a personal memoir

When Albert Schweitzer refused to fly

By Alex Kvassay
Former salesman for Beech and Learjet

A young Alex Kvassay (L) with Dr Albert Schweitzer, who graciously accommodated a drop-in guest with a tour of his hospital and grounds, but declined the offer of an airplane ride.

On Nov 1964, Beech Demo Pilot Bob Oestreicher and I dragged an early model King Air 90—I think it was serial number 5—all around Africa on a demonstration tour.

While we were enroute, FAA prohibited all King Air flights under IFR conditions due to icing problems encountered with the engine intakes. This news never caught up with us during the trip—but we had no problems at all.

During our stopover in Libreville, capital of the Republic of Gabon, we had a Sunday with nothing to do. I remembered that the famous jungle hospital of the equally famous Dr Albert Schweitzer was in the Gabon, in the city of Lambaréné. A quick check on the map revealed that this place was only about 100 miles from our position.

Crewmembers, their luggage and the newly-certified Beech King Air 90 during its 1964 tour of Africa. The manifest included service engineers from Pratt & Whitney Canada as well as Beech.

It also meant that we would be crossing the Equator both ways. So we made a quick decision. Let's go.

After landing at Lambaréné, we found out that the hospital was on the other side of the Ogooué river. We could see no bridge and ferry services did not exist. However, I managed to find a rowboat and we were rowed across.

At the hospital dock, we were greeted by a well dressed, polite young native man who spoke excellent French. I explained that we were just a couple of traveling firemen and wished to see the famous hospital. Without any further discussion, the young man led us to one of the buildings constructed of wood and standing on relatively high stilts.

Going up the stairs into one of the buildings, he took us right in to the office where Dr Albert Schweitzer was working at his desk. This was a great surprise because we really hadn't hoped to meet the famous doctor.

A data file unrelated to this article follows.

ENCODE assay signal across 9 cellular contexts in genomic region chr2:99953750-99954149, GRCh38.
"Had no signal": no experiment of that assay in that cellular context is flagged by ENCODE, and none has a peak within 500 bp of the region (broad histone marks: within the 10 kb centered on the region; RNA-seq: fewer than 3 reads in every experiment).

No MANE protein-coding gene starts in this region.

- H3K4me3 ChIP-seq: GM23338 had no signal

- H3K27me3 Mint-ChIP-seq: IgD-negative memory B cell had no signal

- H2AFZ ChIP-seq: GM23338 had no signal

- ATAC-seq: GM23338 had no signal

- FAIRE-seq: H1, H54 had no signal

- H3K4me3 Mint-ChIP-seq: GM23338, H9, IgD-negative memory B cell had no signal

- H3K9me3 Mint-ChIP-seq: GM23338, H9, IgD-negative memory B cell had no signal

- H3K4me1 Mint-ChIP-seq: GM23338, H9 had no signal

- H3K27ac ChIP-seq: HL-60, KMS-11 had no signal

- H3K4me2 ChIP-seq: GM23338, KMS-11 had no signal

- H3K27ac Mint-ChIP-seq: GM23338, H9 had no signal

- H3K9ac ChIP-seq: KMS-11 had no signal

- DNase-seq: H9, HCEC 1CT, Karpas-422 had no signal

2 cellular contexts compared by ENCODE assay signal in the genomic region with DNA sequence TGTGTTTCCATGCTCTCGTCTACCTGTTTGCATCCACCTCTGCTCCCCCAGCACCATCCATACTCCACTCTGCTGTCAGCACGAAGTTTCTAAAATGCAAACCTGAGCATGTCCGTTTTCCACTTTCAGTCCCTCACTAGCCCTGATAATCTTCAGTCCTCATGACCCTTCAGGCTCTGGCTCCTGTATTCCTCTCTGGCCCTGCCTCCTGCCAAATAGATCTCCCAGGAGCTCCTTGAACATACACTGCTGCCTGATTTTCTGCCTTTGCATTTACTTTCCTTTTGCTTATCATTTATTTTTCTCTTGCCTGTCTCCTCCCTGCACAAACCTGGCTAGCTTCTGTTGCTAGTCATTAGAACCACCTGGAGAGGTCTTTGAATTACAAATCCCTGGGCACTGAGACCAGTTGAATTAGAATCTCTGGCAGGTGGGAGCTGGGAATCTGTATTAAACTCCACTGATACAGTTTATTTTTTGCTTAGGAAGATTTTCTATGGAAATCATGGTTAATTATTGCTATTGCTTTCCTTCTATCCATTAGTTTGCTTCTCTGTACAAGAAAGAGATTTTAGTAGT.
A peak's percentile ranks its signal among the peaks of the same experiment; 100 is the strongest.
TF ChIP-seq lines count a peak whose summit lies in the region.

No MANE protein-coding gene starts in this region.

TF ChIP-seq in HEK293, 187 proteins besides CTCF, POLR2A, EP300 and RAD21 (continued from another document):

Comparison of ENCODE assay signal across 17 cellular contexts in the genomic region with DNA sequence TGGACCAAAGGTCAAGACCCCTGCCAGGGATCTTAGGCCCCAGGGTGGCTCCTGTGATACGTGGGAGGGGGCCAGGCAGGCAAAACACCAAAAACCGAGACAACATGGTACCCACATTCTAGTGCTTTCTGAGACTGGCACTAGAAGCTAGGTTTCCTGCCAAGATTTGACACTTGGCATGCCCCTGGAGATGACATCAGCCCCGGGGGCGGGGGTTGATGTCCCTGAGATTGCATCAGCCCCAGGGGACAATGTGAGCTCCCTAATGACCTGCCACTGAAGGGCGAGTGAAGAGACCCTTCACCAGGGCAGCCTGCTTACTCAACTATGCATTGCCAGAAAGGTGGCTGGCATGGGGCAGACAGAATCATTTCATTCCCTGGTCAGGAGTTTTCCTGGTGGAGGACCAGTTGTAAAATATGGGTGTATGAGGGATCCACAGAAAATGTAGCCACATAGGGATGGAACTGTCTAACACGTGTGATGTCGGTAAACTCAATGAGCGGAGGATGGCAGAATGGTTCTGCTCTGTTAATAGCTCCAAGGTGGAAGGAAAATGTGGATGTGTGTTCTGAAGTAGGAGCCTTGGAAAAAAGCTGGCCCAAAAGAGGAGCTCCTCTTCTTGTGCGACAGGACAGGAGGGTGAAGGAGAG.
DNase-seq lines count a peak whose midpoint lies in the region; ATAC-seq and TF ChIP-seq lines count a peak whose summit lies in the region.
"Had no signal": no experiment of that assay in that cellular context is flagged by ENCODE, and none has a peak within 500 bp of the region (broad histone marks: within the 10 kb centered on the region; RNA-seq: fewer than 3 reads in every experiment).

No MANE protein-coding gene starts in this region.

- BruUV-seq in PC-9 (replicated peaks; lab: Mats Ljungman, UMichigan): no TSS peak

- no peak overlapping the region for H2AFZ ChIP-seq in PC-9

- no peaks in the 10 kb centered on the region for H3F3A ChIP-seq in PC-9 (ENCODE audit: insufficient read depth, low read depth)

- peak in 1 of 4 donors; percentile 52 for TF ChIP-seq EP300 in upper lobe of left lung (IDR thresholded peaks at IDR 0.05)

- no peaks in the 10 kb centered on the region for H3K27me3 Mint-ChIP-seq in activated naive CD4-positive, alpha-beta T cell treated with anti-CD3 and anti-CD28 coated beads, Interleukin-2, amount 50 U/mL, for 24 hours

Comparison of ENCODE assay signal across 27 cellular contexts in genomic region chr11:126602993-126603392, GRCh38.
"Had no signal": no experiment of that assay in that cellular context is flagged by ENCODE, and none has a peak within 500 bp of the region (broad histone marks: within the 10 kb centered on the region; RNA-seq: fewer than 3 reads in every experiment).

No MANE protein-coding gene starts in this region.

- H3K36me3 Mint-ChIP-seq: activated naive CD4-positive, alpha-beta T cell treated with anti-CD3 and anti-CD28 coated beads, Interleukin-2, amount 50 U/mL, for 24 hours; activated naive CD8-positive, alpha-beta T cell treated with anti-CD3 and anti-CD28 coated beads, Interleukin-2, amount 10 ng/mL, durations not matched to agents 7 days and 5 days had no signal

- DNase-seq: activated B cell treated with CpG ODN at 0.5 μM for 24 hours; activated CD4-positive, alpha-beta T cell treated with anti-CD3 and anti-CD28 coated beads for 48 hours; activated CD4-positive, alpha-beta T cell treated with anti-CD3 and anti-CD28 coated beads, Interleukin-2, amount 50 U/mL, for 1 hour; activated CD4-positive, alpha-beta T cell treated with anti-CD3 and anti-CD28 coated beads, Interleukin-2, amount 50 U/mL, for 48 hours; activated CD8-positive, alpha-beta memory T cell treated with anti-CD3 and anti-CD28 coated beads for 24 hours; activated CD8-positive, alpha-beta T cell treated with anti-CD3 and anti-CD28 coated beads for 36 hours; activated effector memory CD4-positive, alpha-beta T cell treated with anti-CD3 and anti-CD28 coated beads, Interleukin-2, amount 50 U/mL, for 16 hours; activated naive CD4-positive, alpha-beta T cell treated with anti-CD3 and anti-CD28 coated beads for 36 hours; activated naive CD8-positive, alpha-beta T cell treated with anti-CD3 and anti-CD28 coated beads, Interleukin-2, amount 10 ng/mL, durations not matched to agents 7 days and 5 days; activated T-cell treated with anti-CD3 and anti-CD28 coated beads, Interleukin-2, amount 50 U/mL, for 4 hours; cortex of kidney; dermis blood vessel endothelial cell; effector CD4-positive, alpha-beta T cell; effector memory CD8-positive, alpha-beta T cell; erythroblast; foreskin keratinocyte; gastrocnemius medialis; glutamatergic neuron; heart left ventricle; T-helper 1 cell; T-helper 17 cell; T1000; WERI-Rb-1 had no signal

We explained who we were in German because, although the doctor was a French citizen, he came from Alsace, a region of France with a large German-speaking minority.
For the benefit of the younger generation, or others who may not have heard of him, Albert Schweitzer (1875–1965) was a pastor and a recognized organ player who gave concerts all over Europe.

At age 35 or so he decided to go to Africa as a missionary. He also realized that a medical degree would be of great use to him in this mission, and earned his medical degree at age 38.

Dr Schweitzer earned his fame and reputation for his humanitarian activities in Africa, not for any great achievement in the field of medical science.

Grounds and buildings of Dr Schweitzer's hospital complex were decidedly spartan but consistent with the simplicity of the local people's lifestyles.

The hospital itself gave the impression that it was a rather primitive place, and the patients all lived in small shacks. There was one modern air-conditioned building for surgery. The volunteer doctors came from all over the world. No patient had to pay for treatment at this facility.

There were few nurses, because the patients could and did bring their immediate family (as well as goats, dogs, monkeys, etc). Dining facilities were only for the staff, but food was issued and the families cooked on open fires in front of the small shacks.

I should explain that this was the system the patients preferred. Later, after independence from France in 1960, the new government of the Gabon built a modern hospital building with the usual limitations on what (and whom) the patients could bring with them. But the old hospital continued to operate because most native patients refused to go to the new modern building.

After a long conversation about all the troubles in the Congo, Dr Schweitzer called in an American medical doctor who gave us a thorough tour of the facility. We were invited to come back for lunch, which was also attended by the German nurse who had stayed with Schweitzer from the beginning. At the time of our visit, Albert Schweitzer was about 90 years old. He died shortly after our visit.

Before we left I asked Dr Schweitzer to come with us to the airport so that we could take him on a local flight and he could see his establishment from the air. The good doctor declined. He said that he'd never been in an aircraft and that he felt it was too late to start flying at his age. He probably wouldn't have bought a King Air anyway.

Alex Kvassay sold corporate aircraft for 30 years, earning a reputation as the industry's premier international salesman of his day. Now 86, retired and living in Wichita KS, Kvassay continues to travel for pleasure—recent solo trips have taken him to Argentina, Libya, North Korea and Cuba.